Six HMS Scientists Receive NIH Director’s Awards

High-Risk, High-Reward program recognizes trailblazing interdisciplinary research

Wagers, Yin, Kim, Loh, Lee and Perrimon

Top, from left: Amy Wagers, Peng Yin and Justin Kim; bottom, from left: Po-Ru Loh, Richard T. Lee and Norbert Perrimon

Six HMS scientists are among 97 researchers honored by the National Institutes of Health Director’s Awards: Amy Wagers and Peng Yin, Pioneer Award; Justin Kim and Po-Ru Loh, New Innovator Award; and Richard T. Lee and Norbert Perrimon, Transformative Research Award.

The High-Risk, High-Reward Research program is part of the NIH Common Fund, which supports high-risk ideas with potential for great impact in biomedical research from across the broad scope of the NIH. The program catalyzes scientific discovery by supporting high-risk research proposals that may struggle in traditional peer-review despite their transformative potential. Program applicants are encouraged to pursue creative ideas in any area of research relevant to the NIH mission.

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The NIH Common Fund supports a series of exceptionally high-impact, trans-NIH programs. NIH Common Fund programs pursue major opportunities and gaps throughout the biomedical research enterprise that are of high priority to the NIH and require collaboration across NIH institutes and centers to succeed.

“This program supports exceptionally innovative researchers who have the potential to transform the biomedical field,” said NIH Director Francis Collins. “I am confident this new cohort will revolutionize our approaches to biomedical research through their groundbreaking work.”

Wagers, the Forst Family Professor of Stem Cell and Regenerative Biology, seeks to change the way we repair our tissues after an injury. Her research reveals how changes in stem cell activity impact tissue maintenance and repair throughout life and explores how these cells may be harnessed for regenerative medicine. Wagers, who is also principal faculty at the Harvard Stem Cell Institute and senior investigator in the section on developmental and stem cell biology at Joslin Diabetes Center, has established groundbreaking methods for manipulating stem cell genomes in situ—work that opens new avenues of research and new possibilities for treating congenital and age-related diseases.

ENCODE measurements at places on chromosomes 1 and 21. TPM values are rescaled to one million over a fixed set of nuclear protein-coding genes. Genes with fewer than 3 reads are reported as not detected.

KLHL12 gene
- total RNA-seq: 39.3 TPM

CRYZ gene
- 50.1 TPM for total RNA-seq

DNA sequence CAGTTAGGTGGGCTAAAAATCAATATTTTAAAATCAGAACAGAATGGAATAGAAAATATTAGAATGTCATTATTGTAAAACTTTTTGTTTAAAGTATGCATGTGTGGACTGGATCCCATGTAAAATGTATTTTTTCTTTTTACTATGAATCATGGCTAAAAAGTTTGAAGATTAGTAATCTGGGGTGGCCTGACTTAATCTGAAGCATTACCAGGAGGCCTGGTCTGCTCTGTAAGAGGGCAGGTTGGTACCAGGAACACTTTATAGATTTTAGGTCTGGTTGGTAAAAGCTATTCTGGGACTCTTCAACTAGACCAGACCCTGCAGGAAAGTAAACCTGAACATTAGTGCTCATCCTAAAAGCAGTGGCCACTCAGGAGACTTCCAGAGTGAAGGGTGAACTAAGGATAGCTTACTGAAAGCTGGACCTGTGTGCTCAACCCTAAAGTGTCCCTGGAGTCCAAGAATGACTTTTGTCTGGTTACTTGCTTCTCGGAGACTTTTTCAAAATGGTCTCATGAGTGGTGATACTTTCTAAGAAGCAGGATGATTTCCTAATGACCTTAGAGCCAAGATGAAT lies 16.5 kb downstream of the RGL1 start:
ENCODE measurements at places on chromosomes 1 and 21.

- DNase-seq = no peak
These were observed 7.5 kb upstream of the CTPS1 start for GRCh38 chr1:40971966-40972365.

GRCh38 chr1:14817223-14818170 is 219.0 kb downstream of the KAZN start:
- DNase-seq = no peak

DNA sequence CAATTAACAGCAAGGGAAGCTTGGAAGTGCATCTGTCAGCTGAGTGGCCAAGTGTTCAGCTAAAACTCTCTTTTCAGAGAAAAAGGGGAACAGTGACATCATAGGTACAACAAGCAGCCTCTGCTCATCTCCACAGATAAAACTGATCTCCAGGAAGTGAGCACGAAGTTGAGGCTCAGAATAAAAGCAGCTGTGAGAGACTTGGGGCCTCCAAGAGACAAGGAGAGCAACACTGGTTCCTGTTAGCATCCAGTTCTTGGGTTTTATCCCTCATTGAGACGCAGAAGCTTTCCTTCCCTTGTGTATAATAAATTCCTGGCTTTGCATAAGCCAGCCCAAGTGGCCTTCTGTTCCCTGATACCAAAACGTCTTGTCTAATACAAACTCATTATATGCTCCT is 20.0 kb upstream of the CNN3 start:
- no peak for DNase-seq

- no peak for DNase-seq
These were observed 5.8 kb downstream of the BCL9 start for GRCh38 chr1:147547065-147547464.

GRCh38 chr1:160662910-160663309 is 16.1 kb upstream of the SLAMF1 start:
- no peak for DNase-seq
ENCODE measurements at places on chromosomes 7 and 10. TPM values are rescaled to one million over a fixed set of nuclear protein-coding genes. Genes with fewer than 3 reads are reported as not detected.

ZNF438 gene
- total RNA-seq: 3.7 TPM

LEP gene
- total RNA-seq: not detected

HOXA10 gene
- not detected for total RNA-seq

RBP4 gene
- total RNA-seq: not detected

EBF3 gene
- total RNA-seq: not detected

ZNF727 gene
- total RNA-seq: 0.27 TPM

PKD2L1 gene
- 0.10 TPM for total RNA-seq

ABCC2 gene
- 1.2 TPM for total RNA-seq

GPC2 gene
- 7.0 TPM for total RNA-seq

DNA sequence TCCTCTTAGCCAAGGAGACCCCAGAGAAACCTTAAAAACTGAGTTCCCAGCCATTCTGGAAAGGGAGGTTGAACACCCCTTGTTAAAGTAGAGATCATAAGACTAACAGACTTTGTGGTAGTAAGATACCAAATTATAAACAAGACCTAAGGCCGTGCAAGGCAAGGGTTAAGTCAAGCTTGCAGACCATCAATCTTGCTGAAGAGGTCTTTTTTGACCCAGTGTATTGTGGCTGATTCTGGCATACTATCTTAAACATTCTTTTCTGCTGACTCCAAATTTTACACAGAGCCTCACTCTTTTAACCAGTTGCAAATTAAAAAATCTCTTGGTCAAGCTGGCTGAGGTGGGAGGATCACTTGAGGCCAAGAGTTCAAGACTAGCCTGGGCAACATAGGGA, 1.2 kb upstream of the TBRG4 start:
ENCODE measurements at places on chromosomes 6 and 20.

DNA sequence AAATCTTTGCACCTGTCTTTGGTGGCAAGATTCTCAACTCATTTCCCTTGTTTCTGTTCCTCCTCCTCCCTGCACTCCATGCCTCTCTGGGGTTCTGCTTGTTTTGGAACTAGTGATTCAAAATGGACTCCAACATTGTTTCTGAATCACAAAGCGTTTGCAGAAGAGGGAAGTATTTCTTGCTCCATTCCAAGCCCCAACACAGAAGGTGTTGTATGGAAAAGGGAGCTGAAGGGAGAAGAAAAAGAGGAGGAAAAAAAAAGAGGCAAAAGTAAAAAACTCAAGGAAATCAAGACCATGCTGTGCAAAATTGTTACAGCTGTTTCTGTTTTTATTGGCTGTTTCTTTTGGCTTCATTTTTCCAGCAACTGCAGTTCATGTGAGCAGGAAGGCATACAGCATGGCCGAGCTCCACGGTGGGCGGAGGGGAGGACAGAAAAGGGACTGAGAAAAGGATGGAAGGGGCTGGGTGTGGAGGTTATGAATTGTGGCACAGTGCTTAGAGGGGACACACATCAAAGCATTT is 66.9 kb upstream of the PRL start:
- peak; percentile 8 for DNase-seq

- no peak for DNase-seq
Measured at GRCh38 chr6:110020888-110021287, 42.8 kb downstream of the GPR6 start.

Yin is professor of systems biology and a core faculty member at the Wyss Institute for Biologically Inspired Engineering at Harvard University. His lab develops molecular technologies with a current focus on biomolecular analysis using DNA probes. He is a co-founder of Ultivue and NuProbe.

Kim, assistant professor of biological chemistry and molecular pharmacology, is also a principal investigator at Dana-Farber Cancer Institute. His research group focuses on the development of new chemical technologies for the discovery and modulation of protein-protein interactions.

Loh, assistant professor of medicine at Brigham and Women’s Hospital, is also an associate member of the Broad. Loh’s research group is now applying methods to investigate mosaic chromosomal alterations in DNA from blood and bulk tissue while continuing to develop innovative methods for other large-scale genetic data analyses.

Lee is professor of stem cell and regenerative biology and professor of medicine at Brigham and Women’s Hospital. His laboratory studies heart failure and metabolic diseases that accompany human aging, as these diseases are now major barriers to healthy aging.

Perrimon, the HMS James Stillman Professor of Developmental Biology, is a geneticist recognized for his work in signal transduction and the development of functional genomics methods. He is known particularly for the characterization of canonical signaling pathways and the development of methods, such as the FLP-FRT dominant female sterile technique to generate germline mosaics, the Gal4-UAS method to control gene expression both spatially and temporally, and high-throughput RNAi screening.

Perrimon, who is also an Investigator of the Howard Hughes Medical Institute and an associate member of the Broad, shared the award with Steven Carr, institute scientist at the Broad; Andrew McMahon, chair of the Department of Stem Cell Biology and Regenerative Medicine at the Keck School of Medicine of USC; and Alice Ting, professor of genetics, of biology, and, by courtesy, of chemistry at Stanford.

The NIH issued 10 Pioneer Awards, 58 New Innovator Awards, 10 Transformative Research Awards and 11 Early Independence Awards for 2018. The awards total approximately $282 million over five years, pending available funds. Funding for the awards comes from the NIH Common Fund and other Office of the Director appropriations; the National Cancer Institute; the National Center for Complementary and Integrative Health; the National Institute of Allergy and Infectious Diseases; the National Institute of Diabetes and Digestive and Kidney Diseases; the National Institute of General Medical Sciences; the National Institute of Mental Health and the Office of Research Infrastructure Programs.